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Teacher Marie Hyson had read stories to calm her Matthew C. Perry Elementary School students after lunchtime recess when they blew in from the playground.

But the 15 minutes or so of reading is no longer necessary, Hyson said. Her first-, second- and third-graders at Iwakuni Marine Corps Air Station now return to class calm and focused.

Since school began last month, M.C. Perry is seeing signs of an uptick in student attentiveness and performance and a decrease in disciplinary actions after the midday break, according to school officials.

The change, they say, is due to a simple but effective reversal of the traditional school schedule started this year: Students are now sent to recess before eating lunch.

M.C. Perry is the first elementary school in the Pacific to try the reversal, though it has been used at Department of Defense Dependent Schools in Europe.

"I think [students] have actually played hard and calmed themselves down," Hyson said. "It seems like when recess is after lunch they get all hyped up."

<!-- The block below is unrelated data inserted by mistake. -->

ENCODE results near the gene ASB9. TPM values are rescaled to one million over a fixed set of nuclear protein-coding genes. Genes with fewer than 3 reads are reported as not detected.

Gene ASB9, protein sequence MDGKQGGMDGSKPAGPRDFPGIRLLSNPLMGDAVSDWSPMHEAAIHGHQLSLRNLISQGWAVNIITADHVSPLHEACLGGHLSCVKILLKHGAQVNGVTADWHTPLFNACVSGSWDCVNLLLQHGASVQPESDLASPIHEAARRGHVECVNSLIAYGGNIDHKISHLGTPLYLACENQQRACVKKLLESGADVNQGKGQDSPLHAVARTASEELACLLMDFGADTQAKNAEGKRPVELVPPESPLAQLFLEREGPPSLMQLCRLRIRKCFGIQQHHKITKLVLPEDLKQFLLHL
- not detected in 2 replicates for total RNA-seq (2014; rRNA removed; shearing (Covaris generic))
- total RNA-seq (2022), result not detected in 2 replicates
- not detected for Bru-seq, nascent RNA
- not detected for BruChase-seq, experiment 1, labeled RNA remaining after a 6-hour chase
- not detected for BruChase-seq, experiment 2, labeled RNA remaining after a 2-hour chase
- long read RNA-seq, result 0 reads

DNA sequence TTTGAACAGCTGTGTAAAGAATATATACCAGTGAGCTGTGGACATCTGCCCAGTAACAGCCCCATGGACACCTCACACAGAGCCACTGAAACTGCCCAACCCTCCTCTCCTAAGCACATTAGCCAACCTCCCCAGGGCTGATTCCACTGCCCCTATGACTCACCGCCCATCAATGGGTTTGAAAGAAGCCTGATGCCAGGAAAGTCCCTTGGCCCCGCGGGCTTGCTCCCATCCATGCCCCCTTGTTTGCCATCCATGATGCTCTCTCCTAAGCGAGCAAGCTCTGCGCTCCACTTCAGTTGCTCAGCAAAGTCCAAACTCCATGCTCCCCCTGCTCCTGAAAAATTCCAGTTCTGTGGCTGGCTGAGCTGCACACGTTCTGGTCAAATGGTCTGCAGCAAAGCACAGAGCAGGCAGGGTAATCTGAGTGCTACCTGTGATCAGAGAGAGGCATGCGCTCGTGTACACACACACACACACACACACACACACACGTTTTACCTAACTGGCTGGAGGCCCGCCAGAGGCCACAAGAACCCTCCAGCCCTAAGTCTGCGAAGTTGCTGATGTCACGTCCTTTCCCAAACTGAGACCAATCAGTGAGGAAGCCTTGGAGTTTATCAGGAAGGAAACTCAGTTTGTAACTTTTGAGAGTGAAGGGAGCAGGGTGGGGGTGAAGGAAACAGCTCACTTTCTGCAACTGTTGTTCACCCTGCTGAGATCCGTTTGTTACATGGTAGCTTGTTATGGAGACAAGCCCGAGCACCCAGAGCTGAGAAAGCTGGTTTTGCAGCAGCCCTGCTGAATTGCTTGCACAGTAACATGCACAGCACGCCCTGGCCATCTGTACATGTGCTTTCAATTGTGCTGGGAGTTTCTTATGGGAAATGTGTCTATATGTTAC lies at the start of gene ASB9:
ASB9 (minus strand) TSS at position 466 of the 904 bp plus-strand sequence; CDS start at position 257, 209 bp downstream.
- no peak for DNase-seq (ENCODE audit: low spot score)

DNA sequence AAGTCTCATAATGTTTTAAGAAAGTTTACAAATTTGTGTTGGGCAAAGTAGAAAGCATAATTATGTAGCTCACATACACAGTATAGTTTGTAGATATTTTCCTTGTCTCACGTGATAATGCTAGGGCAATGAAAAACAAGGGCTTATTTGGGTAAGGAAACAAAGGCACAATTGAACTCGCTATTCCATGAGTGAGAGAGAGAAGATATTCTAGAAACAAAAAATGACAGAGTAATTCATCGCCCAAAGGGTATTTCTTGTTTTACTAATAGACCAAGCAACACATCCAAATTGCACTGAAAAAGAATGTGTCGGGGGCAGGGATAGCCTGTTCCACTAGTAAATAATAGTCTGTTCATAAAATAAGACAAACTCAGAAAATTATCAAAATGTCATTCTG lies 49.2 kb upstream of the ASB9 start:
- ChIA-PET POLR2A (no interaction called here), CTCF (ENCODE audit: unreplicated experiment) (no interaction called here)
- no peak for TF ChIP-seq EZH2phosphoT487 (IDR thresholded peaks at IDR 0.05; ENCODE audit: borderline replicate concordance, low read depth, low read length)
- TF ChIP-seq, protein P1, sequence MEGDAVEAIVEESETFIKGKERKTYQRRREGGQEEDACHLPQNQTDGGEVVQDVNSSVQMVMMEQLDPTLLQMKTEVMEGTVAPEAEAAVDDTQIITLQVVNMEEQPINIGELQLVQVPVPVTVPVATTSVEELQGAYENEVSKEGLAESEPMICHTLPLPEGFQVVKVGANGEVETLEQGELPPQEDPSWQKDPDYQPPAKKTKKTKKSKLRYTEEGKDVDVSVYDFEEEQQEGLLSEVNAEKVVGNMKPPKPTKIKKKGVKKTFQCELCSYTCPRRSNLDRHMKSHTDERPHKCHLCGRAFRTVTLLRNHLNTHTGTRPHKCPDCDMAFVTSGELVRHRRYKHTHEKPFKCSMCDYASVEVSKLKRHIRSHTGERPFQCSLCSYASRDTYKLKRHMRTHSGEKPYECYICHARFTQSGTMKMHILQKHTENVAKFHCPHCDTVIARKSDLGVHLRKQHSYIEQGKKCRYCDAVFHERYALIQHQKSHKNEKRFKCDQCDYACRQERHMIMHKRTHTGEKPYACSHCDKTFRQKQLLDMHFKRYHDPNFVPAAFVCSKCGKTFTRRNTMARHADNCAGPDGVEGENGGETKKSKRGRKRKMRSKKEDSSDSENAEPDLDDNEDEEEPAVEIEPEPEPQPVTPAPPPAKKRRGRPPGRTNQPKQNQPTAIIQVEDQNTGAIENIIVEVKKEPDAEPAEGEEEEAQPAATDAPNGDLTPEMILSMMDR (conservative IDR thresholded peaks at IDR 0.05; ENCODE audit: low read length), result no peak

The school cites a list of benefits from holding playground recess before lunch — more food eaten and less wasted, more water and milk consumed, calmer students in the cafeteria and classroom, and a faster return to learning.

The recess-before-lunch method breaks with more traditional schedules that send students to gobble down food before running out to the playground before afternoon classes begin.

Hyson said she was unsure about the change when she heard it would go into effect this school year.

"I am willing to try anything but I was skeptical," she said. "I didn’t see as much chaos as I was expecting … I have seen great results."

M.C. Perry Principal Shelia Cary said she was introduced to the idea while working at the DODDS district in Heidelberg, Germany.

"We saw a significant decrease in the number of discipline issues after lunch," she said. "Also, we noticed that the kids, when they came in from recess, they were eating more lunch and consuming more drink."

Iwakuni students’ initial reactions were mixed, school officials said. But Cary said M.C. Perry has been seeing good things since the new school year began.

"Absolutely, it’s a change for the positive," she said.


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